very important person


  • WordNet 3.6
    • n very important person an important or influential (and often overbearing) person
    • ***


In literature:

So, it will be seen, the human aura is a very important and interesting phase of the personality of every individual.
"The Human Aura" by Swami Panchadasi
Fate had chosen a very simple way of bringing about events of great importance to persons in this history.
"The Motor Maids at Sunrise Camp" by Katherine Stokes
She was a person of importance, and a very busy and happy old maid.
"The Squirrel-Cage" by Dorothy Canfield
The chief is a very important person, and has great power over his inferiors.
"Chatterbox, 1906" by Various
It happened that this twelve-year-old cadet was already a very important person in the kingdom of France.
"Historic Boyhoods" by Rupert Sargent Holland
Very large, important pieces of each of us have been taken and given to the wrong person.
"The Creators" by May Sinclair
It is very important to have clear thoughts about the third person of the Trinity.
"Separation and Service" by James Hudson Taylor
She was a very important person.
"Harper's Young People, June 8, 1880" by Various
She suddenly became a very important young person.
"A Short History of Spain" by Mary Platt Parmele
What had the lawyer and other people to do with such a very important, quite personal and private matter?
"The Son of His Mother" by Clara Viebig
Exceptions are only made in the case of very important persons such as you are.
"The Brain" by Alexander Blade
In other words, I pretended that I was a very important person.
"A Top-Floor Idyl" by George van Schaick
A cairn was very often raised over the grave of some important person.
"A Reading Book in Irish History" by P. W. Joyce
This other accomplice was a very important person.
"The House of Strange Secrets" by A. Eric Bayly
There is one very important person, however, of those with whom our story has concerned itself, who is not to be found there.
"Peter Binney" by Archibald Marshall
This, the person in the shop said, was very important.
"The Devourers" by Annie Vivanti Chartres
Never try to make yourself out to be a very important person.
"The Gentlemen's Book of Etiquette and Manual of Politeness" by Cecil B. Hartley
It is very sad that so many young girls will tell every person before "mother," that which is most important she should know.
"Folly as It Flies" by Fanny Fern
I wanted to speak to you upon a subject of greatest importance to myself personally, and of someone very dear to me.
"The Pauper of Park Lane" by William Le Queux
As the fees are low and as provision for the sick benefit seems very important, a person often belongs to several such societies.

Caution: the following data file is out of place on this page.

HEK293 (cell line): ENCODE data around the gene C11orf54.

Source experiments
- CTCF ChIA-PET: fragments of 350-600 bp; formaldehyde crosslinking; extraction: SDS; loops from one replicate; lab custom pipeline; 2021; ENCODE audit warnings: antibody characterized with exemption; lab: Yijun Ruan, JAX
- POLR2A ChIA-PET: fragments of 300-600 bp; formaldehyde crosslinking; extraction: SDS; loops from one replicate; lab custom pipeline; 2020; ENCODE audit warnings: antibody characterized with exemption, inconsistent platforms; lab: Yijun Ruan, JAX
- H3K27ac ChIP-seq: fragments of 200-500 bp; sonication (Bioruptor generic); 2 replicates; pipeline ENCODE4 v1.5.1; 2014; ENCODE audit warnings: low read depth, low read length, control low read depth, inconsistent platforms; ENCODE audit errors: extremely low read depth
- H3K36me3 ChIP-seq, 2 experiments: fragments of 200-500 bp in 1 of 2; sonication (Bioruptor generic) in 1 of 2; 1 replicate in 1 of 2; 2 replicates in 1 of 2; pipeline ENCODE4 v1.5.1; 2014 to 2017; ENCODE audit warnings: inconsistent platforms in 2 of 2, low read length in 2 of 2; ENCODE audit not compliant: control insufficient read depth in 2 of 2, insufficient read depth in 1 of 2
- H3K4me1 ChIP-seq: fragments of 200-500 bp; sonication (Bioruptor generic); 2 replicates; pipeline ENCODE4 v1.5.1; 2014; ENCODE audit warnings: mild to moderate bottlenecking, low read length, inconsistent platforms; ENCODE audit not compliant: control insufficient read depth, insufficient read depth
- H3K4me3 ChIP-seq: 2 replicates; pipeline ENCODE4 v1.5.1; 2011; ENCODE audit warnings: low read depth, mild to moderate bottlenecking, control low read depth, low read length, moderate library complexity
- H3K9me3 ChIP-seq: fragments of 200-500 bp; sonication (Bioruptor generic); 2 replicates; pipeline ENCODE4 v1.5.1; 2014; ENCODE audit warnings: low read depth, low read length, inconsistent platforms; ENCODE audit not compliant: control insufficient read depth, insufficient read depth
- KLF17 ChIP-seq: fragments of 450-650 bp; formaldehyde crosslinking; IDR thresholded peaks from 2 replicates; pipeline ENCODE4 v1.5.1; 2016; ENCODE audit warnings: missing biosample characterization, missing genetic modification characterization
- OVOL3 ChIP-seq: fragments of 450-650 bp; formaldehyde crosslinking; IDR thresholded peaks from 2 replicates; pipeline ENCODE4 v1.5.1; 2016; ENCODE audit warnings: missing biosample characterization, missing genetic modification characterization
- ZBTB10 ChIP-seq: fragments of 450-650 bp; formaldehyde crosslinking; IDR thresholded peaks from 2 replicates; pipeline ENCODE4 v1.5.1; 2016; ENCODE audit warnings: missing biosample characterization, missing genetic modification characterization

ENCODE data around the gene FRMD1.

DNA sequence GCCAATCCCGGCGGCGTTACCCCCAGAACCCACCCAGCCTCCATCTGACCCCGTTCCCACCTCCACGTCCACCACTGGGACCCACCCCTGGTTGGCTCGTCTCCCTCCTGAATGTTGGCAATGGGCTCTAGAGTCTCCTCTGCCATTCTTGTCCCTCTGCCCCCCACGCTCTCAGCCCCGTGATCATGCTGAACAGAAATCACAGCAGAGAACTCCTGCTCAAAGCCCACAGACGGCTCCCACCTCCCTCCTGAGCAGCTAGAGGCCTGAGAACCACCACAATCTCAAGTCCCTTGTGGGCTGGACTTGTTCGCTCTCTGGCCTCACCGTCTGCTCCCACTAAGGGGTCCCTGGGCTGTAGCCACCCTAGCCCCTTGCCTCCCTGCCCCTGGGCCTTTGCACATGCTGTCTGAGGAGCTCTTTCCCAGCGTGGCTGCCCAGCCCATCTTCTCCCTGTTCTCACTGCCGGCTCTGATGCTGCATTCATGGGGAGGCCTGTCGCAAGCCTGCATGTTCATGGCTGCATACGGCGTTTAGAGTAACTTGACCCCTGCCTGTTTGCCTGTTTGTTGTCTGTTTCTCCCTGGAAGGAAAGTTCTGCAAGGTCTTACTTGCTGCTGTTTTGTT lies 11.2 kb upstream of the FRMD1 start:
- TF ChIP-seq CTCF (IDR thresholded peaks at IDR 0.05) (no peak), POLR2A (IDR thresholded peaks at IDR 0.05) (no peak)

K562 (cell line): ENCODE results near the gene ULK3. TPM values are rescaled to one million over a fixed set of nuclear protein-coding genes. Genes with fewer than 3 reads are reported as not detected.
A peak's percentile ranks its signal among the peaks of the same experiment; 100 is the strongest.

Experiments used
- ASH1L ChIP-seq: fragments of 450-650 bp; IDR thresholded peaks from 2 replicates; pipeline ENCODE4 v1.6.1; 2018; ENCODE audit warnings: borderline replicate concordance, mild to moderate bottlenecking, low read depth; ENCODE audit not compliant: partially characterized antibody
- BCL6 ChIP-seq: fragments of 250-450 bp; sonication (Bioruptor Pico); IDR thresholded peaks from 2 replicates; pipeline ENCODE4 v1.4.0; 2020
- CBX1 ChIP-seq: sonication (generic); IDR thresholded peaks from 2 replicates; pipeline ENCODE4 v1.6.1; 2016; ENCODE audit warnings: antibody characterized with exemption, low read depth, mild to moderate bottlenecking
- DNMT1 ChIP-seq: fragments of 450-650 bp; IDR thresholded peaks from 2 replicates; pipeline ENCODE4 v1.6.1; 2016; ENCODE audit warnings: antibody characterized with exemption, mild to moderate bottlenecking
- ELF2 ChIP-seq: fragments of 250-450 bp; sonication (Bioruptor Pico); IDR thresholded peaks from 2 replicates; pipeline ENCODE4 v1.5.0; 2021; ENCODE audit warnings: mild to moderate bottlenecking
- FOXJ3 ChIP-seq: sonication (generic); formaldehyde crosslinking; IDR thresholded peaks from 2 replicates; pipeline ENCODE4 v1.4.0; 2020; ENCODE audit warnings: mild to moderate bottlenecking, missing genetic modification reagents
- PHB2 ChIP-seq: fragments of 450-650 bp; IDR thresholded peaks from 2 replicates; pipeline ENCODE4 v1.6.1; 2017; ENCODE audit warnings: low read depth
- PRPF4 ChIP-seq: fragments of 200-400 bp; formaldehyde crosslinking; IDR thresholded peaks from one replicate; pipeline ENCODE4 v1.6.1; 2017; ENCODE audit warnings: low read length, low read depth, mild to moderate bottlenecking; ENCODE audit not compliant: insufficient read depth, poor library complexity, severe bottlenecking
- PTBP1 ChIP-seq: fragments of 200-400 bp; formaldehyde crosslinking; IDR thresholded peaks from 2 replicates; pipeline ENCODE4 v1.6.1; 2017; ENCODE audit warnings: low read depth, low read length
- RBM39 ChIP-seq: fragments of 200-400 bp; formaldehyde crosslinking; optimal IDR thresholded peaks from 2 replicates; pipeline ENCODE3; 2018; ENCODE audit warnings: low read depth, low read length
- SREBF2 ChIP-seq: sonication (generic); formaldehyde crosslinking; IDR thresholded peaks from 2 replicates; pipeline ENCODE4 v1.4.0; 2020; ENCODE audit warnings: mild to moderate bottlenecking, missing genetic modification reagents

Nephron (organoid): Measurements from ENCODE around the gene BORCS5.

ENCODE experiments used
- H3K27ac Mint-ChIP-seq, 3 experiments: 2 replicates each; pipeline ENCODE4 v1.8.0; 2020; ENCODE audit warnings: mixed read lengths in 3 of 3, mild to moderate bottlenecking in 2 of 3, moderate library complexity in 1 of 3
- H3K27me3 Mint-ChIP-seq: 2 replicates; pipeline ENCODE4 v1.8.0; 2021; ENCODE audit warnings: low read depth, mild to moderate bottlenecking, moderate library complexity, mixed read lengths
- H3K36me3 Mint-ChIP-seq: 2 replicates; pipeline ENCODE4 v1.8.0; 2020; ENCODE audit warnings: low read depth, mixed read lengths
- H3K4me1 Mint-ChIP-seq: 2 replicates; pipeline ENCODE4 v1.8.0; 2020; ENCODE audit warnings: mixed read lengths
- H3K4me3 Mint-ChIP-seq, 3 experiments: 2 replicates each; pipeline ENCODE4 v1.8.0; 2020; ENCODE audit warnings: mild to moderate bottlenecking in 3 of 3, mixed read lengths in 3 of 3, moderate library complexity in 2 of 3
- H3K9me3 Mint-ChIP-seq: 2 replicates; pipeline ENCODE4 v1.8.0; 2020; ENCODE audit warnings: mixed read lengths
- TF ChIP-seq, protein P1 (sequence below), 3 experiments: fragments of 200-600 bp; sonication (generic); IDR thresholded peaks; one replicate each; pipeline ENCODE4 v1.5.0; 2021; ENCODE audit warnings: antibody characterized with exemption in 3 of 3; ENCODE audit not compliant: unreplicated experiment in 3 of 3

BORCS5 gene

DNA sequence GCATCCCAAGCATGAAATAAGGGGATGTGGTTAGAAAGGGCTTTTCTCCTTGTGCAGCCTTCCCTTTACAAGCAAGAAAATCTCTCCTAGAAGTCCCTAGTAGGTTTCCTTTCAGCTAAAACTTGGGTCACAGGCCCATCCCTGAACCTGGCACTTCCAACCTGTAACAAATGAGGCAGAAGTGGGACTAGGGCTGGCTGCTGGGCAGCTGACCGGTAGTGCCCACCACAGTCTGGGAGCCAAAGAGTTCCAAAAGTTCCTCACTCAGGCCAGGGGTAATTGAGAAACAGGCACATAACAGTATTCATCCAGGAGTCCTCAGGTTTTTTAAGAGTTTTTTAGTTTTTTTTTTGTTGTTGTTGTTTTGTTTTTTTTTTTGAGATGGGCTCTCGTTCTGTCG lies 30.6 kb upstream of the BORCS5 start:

"New Homes for Old" by Sophonisba Preston Breckinridge

In news:

While it may be silly to worry about whether we can still get our super-sized sodas, it raises the very important question of who has the right to make choices about what an individual person consumes .
The upcoming election is very important to taxpaying Lewistonians and, as Mayor of Lewiston , to me personally.
"It is a common kind of fantasy to be a very important, very powerful person," Dr Lewis said.
Whether a course is planning to remodel, improve their irrigation system, or locate a pipe junction for replacement, it is very important to make sure that a person has an accurate map of the courses underground utilities.
A child life specialist is a very important person to have at a children's hospital.
Everyone is a Very Important Person, but after a full day of workouts, workshops and lectures, V.I.P.

In science:

Of course, it would be nice to settle the remaining very dense case as well, however we personally feel that this case is perhaps somewhat less important or attractive, due to the very different nature of very dense random graphs.
Optimal packings of Hamilton cycles in sparse random graphs
Rather, we try to highlight some special topics and to give some specific examples that are very important according to our personal point of view.
Size matters
We do not want to end this contribution without commenting on a specific scientific case that is very important to our personal interests and that will clearly benefit from the advancement in instrumentation.
Size matters
This is considered by some to be a serious drawback, but my personal view is that it is likely to be of very much less importance than the “fair sampling” failures that can so easily bias other tests.
Subtraction of ``accidentals'' and the validity of Bell tests